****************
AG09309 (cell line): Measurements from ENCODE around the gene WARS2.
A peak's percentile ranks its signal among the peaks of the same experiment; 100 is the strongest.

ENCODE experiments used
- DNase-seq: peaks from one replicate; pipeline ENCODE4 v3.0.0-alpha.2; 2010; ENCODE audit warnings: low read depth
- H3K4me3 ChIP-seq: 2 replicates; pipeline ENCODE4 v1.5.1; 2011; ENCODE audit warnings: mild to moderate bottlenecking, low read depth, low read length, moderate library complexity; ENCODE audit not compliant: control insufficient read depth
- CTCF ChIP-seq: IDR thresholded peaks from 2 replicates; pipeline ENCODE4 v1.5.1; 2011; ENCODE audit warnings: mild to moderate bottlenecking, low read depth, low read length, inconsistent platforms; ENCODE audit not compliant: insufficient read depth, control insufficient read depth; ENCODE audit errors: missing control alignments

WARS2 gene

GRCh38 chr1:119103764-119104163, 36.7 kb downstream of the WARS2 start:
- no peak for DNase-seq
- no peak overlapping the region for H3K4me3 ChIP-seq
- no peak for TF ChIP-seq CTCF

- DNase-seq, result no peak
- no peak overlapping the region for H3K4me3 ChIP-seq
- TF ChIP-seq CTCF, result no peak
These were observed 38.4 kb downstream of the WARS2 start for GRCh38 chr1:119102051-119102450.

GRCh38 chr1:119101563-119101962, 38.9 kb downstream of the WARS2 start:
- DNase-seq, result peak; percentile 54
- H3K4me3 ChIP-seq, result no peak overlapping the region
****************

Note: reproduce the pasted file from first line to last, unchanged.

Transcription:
AG09309 (cell line): Measurements from ENCODE around the gene WARS2.
A peak's percentile ranks its signal among the peaks of the same experiment; 100 is the strongest.

ENCODE experiments used
- DNase-seq: peaks from one replicate; pipeline ENCODE4 v3.0.0-alpha.2; 2010; ENCODE audit warnings: low read depth
- H3K4me3 ChIP-seq: 2 replicates; pipeline ENCODE4 v1.5.1; 2011; ENCODE audit warnings: mild to moderate bottlenecking, low read depth, low read length, moderate library complexity; ENCODE audit not compliant: control insufficient read depth
- CTCF ChIP-seq: IDR thresholded peaks from 2 replicates; pipeline ENCODE4 v1.5.1; 2011; ENCODE audit warnings: mild to moderate bottlenecking, low read depth, low read length, inconsistent platforms; ENCODE audit not compliant: insufficient read depth, control insufficient read depth; ENCODE audit errors: missing control alignments

WARS2 gene

GRCh38 chr1:119103764-119104163, 36.7 kb downstream of the WARS2 start:
- no peak for DNase-seq
- no peak overlapping the region for H3K4me3 ChIP-seq
- no peak for TF ChIP-seq CTCF

- DNase-seq, result no peak
- no peak overlapping the region for H3K4me3 ChIP-seq
- TF ChIP-seq CTCF, result no peak
These were observed 38.4 kb downstream of the WARS2 start for GRCh38 chr1:119102051-119102450.

GRCh38 chr1:119101563-119101962, 38.9 kb downstream of the WARS2 start:
- DNase-seq, result peak; percentile 54
- H3K4me3 ChIP-seq, result no peak overlapping the region